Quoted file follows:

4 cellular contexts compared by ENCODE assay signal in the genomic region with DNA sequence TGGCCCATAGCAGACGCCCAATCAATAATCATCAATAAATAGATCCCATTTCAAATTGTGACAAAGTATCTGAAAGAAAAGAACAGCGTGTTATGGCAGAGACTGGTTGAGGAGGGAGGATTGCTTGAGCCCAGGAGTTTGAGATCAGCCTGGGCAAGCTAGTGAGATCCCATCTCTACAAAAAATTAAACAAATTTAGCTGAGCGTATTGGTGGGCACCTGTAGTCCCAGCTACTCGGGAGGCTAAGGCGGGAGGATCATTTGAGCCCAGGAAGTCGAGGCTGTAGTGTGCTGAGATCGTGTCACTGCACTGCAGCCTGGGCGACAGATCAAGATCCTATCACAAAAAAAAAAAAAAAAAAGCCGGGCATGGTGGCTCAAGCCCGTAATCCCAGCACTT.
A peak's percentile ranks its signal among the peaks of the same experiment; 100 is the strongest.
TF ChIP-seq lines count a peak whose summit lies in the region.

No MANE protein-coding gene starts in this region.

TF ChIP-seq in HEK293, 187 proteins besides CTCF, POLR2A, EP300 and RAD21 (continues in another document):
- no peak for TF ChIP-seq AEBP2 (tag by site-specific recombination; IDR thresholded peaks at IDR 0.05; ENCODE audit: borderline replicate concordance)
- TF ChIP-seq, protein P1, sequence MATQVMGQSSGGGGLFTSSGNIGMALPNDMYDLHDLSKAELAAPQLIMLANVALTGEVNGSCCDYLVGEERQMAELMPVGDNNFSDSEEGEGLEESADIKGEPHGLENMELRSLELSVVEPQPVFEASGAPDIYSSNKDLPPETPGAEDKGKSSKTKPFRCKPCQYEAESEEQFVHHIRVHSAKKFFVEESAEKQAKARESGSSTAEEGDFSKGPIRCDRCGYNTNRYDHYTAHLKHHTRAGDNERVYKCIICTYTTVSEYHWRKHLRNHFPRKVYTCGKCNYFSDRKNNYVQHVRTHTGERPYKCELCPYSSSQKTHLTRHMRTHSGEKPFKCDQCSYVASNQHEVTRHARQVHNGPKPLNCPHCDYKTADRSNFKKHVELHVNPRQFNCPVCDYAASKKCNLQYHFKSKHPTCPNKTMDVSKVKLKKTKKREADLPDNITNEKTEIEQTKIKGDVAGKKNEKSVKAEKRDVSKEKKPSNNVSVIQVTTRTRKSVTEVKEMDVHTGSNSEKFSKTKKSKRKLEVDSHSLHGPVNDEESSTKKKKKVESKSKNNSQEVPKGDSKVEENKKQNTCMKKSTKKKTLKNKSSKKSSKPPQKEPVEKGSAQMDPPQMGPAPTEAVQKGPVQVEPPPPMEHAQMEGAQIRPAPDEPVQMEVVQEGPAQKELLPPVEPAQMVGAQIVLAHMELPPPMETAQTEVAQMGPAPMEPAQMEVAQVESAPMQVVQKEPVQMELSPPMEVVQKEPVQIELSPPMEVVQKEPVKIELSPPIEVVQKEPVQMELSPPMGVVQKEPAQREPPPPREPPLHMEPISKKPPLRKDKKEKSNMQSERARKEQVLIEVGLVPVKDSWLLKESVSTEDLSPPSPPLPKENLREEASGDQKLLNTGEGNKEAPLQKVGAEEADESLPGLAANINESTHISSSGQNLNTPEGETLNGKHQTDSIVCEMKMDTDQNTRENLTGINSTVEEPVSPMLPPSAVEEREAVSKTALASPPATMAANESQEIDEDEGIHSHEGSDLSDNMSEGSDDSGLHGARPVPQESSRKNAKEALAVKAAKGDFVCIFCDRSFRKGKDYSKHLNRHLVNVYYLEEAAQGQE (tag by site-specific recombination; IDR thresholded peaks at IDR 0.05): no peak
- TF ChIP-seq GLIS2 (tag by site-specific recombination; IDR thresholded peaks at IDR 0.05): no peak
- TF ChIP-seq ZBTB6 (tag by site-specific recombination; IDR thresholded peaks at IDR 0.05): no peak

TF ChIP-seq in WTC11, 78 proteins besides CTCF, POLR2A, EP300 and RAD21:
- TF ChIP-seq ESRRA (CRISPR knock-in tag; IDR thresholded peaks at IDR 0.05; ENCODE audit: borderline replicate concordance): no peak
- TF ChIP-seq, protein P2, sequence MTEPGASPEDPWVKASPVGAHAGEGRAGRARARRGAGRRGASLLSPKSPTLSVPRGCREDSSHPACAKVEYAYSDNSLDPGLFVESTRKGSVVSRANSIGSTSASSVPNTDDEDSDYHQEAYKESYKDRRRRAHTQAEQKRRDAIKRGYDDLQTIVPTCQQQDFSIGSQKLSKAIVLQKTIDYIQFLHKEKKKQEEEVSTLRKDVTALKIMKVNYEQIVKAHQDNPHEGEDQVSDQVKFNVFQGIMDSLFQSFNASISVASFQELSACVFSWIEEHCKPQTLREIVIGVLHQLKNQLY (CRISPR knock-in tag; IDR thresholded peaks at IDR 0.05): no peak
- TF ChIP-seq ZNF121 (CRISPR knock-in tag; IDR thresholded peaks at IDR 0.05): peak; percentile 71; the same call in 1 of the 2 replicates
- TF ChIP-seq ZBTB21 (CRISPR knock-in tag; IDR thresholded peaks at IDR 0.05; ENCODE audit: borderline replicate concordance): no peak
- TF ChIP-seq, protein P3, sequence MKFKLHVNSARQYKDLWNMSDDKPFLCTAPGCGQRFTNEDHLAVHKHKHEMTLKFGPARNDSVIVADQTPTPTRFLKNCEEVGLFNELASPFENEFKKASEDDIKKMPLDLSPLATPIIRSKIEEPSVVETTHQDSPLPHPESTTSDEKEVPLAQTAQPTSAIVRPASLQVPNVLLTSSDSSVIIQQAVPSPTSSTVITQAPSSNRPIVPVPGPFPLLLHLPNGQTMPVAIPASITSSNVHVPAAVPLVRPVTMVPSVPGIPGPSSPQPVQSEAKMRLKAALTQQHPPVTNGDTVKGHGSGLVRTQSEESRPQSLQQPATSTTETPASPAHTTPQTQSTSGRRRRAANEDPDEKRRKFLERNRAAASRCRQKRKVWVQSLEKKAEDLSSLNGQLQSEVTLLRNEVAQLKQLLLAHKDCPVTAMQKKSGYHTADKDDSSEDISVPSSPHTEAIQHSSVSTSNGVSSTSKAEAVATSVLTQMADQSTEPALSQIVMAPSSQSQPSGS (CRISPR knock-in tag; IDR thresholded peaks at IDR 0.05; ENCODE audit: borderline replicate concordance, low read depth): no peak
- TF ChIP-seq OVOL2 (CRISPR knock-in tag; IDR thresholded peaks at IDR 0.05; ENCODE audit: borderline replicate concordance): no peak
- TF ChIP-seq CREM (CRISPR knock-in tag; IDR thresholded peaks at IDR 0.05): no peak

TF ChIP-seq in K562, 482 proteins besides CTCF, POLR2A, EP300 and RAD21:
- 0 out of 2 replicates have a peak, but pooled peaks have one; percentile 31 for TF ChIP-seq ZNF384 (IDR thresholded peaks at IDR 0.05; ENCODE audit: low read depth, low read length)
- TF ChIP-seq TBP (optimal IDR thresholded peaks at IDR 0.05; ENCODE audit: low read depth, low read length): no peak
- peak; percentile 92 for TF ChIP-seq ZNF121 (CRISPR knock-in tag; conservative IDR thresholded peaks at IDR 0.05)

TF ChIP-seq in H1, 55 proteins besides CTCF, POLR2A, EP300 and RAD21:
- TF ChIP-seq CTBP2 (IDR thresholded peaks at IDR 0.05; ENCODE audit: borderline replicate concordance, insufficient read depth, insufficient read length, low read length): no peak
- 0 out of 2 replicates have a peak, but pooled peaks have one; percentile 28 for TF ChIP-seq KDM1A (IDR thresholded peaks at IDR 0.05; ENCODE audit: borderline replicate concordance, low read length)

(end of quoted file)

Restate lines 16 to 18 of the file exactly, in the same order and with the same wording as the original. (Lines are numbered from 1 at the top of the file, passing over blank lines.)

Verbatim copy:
- TF ChIP-seq OVOL2 (CRISPR knock-in tag; IDR thresholded peaks at IDR 0.05; ENCODE audit: borderline replicate concordance): no peak
- TF ChIP-seq CREM (CRISPR knock-in tag; IDR thresholded peaks at IDR 0.05): no peak

TF ChIP-seq in K562, 482 proteins besides CTCF, POLR2A, EP300 and RAD21: